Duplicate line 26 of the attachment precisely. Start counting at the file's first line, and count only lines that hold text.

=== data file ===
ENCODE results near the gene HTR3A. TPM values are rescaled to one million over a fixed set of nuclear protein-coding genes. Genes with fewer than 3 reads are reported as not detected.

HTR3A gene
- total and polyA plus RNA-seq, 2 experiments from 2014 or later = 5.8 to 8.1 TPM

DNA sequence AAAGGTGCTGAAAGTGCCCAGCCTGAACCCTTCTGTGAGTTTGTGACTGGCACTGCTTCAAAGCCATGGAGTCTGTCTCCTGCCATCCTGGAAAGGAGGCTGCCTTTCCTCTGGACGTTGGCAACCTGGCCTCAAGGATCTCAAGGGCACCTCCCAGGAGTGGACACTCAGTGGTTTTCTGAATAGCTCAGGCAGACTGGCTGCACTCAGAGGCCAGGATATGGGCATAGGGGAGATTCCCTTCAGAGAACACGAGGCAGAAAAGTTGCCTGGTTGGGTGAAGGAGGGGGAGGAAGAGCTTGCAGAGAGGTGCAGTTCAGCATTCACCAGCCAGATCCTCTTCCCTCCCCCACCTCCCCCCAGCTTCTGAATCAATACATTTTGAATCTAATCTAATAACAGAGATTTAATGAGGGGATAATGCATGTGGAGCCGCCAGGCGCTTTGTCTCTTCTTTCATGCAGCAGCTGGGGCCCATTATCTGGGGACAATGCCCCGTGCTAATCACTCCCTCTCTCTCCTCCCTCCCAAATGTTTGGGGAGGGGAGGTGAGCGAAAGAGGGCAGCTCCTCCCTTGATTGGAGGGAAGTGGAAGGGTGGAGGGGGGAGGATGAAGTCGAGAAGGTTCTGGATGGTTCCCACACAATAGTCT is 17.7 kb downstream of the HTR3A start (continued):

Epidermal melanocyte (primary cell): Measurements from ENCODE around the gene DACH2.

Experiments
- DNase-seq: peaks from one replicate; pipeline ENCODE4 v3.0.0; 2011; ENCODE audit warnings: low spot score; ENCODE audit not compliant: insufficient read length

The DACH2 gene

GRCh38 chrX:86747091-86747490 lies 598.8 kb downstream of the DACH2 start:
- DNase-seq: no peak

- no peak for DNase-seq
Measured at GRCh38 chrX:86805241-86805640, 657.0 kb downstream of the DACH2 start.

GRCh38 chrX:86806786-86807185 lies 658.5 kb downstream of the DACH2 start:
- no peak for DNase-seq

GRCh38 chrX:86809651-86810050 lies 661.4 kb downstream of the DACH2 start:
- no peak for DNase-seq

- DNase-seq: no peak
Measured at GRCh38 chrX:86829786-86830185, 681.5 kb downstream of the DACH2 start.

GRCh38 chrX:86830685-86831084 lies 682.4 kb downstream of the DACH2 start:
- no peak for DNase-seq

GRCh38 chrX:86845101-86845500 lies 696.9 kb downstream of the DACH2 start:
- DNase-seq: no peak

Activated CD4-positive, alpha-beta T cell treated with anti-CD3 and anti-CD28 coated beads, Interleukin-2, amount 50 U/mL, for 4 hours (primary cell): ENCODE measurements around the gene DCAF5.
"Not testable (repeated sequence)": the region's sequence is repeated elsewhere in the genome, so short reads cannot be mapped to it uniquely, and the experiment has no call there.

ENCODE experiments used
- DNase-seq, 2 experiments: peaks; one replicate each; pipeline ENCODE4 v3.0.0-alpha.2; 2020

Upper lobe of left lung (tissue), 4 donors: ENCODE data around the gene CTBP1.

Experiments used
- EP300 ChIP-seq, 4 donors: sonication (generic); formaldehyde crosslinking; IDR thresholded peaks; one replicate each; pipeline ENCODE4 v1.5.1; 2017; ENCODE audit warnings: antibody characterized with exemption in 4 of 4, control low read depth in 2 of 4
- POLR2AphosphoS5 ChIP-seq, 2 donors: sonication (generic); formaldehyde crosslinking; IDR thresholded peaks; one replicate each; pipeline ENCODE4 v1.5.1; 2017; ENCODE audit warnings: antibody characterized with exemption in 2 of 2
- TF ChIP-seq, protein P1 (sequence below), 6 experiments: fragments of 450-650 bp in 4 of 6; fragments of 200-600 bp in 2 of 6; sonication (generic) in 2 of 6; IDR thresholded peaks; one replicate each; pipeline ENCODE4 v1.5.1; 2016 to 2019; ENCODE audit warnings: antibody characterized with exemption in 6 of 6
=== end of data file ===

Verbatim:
- DNase-seq, 2 experiments: peaks; one replicate each; pipeline ENCODE4 v3.0.0-alpha.2; 2020